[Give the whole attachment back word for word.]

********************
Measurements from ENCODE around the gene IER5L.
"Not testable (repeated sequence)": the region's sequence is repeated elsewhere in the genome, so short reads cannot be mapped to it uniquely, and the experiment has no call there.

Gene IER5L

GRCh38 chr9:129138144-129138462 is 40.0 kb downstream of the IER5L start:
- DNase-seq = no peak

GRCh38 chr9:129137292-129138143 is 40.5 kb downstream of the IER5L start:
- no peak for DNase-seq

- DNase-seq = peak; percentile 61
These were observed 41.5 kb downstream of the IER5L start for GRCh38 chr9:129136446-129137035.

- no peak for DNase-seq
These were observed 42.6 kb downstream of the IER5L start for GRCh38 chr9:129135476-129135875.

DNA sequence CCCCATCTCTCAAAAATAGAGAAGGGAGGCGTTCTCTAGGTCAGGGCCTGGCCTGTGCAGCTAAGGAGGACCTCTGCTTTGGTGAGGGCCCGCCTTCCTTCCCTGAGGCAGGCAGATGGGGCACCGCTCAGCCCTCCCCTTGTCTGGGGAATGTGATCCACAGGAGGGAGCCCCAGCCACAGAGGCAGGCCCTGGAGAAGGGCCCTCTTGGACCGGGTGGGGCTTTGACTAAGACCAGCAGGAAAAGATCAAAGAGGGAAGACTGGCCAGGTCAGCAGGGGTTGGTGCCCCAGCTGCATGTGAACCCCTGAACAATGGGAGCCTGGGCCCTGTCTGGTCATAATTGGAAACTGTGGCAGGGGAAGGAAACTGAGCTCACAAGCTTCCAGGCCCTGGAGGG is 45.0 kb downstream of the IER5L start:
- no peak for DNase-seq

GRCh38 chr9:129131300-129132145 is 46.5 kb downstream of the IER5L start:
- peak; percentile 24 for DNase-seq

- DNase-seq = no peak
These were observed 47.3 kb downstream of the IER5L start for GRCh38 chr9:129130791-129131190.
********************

Measurements from ENCODE around the gene IER5L.
"Not testable (repeated sequence)": the region's sequence is repeated elsewhere in the genome, so short reads cannot be mapped to it uniquely, and the experiment has no call there.

Gene IER5L

GRCh38 chr9:129138144-129138462 is 40.0 kb downstream of the IER5L start:
- DNase-seq = no peak

GRCh38 chr9:129137292-129138143 is 40.5 kb downstream of the IER5L start:
- no peak for DNase-seq

- DNase-seq = peak; percentile 61
These were observed 41.5 kb downstream of the IER5L start for GRCh38 chr9:129136446-129137035.

- no peak for DNase-seq
These were observed 42.6 kb downstream of the IER5L start for GRCh38 chr9:129135476-129135875.

DNA sequence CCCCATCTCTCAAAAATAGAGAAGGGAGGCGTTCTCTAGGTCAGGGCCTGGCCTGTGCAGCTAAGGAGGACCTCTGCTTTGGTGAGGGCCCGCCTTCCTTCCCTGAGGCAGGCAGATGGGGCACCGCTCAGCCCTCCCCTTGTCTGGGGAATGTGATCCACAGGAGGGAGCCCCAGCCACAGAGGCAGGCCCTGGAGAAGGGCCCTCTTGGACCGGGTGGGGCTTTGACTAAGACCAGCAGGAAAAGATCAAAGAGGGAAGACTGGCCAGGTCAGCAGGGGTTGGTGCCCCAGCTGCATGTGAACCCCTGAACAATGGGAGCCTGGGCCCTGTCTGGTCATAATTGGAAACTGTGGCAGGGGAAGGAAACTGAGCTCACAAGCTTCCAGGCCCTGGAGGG is 45.0 kb downstream of the IER5L start:
- no peak for DNase-seq

GRCh38 chr9:129131300-129132145 is 46.5 kb downstream of the IER5L start:
- peak; percentile 24 for DNase-seq

- DNase-seq = no peak
These were observed 47.3 kb downstream of the IER5L start for GRCh38 chr9:129130791-129131190.